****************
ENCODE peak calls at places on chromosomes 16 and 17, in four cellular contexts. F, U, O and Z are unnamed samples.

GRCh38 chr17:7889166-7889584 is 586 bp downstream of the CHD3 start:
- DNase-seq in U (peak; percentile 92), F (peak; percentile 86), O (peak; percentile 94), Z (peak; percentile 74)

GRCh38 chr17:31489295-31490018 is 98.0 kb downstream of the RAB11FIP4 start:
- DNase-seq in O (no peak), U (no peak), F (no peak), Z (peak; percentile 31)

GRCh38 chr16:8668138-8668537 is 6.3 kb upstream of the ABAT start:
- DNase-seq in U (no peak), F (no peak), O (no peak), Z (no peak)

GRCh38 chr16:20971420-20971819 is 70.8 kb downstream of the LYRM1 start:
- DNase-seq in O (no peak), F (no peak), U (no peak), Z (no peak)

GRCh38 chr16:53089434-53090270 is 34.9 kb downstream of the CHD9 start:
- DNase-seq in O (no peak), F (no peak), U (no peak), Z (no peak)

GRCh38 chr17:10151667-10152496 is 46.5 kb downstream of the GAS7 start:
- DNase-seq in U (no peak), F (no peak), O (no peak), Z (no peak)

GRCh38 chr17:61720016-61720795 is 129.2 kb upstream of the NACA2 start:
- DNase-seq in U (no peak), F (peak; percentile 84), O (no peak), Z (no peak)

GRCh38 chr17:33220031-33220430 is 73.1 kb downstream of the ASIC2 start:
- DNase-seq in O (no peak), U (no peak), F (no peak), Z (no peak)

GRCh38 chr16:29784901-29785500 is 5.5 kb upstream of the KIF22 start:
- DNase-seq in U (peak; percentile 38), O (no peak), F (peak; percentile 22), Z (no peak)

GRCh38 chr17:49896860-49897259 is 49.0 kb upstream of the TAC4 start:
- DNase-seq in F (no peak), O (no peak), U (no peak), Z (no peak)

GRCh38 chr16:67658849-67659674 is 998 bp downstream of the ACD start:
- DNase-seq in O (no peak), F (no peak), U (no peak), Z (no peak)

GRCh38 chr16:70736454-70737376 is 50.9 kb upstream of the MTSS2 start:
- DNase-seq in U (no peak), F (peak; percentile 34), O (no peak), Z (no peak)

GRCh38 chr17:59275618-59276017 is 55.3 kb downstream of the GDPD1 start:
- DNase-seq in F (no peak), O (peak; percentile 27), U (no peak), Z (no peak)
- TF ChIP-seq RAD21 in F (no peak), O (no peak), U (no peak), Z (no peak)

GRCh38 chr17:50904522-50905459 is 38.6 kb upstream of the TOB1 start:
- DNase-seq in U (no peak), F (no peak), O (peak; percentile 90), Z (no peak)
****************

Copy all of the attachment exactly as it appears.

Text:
ENCODE peak calls at places on chromosomes 16 and 17, in four cellular contexts. F, U, O and Z are unnamed samples.

GRCh38 chr17:7889166-7889584 is 586 bp downstream of the CHD3 start:
- DNase-seq in U (peak; percentile 92), F (peak; percentile 86), O (peak; percentile 94), Z (peak; percentile 74)

GRCh38 chr17:31489295-31490018 is 98.0 kb downstream of the RAB11FIP4 start:
- DNase-seq in O (no peak), U (no peak), F (no peak), Z (peak; percentile 31)

GRCh38 chr16:8668138-8668537 is 6.3 kb upstream of the ABAT start:
- DNase-seq in U (no peak), F (no peak), O (no peak), Z (no peak)

GRCh38 chr16:20971420-20971819 is 70.8 kb downstream of the LYRM1 start:
- DNase-seq in O (no peak), F (no peak), U (no peak), Z (no peak)

GRCh38 chr16:53089434-53090270 is 34.9 kb downstream of the CHD9 start:
- DNase-seq in O (no peak), F (no peak), U (no peak), Z (no peak)

GRCh38 chr17:10151667-10152496 is 46.5 kb downstream of the GAS7 start:
- DNase-seq in U (no peak), F (no peak), O (no peak), Z (no peak)

GRCh38 chr17:61720016-61720795 is 129.2 kb upstream of the NACA2 start:
- DNase-seq in U (no peak), F (peak; percentile 84), O (no peak), Z (no peak)

GRCh38 chr17:33220031-33220430 is 73.1 kb downstream of the ASIC2 start:
- DNase-seq in O (no peak), U (no peak), F (no peak), Z (no peak)

GRCh38 chr16:29784901-29785500 is 5.5 kb upstream of the KIF22 start:
- DNase-seq in U (peak; percentile 38), O (no peak), F (peak; percentile 22), Z (no peak)

GRCh38 chr17:49896860-49897259 is 49.0 kb upstream of the TAC4 start:
- DNase-seq in F (no peak), O (no peak), U (no peak), Z (no peak)

GRCh38 chr16:67658849-67659674 is 998 bp downstream of the ACD start:
- DNase-seq in O (no peak), F (no peak), U (no peak), Z (no peak)

GRCh38 chr16:70736454-70737376 is 50.9 kb upstream of the MTSS2 start:
- DNase-seq in U (no peak), F (peak; percentile 34), O (no peak), Z (no peak)

GRCh38 chr17:59275618-59276017 is 55.3 kb downstream of the GDPD1 start:
- DNase-seq in F (no peak), O (peak; percentile 27), U (no peak), Z (no peak)
- TF ChIP-seq RAD21 in F (no peak), O (no peak), U (no peak), Z (no peak)

GRCh38 chr17:50904522-50905459 is 38.6 kb upstream of the TOB1 start:
- DNase-seq in U (no peak), F (no peak), O (peak; percentile 90), Z (no peak)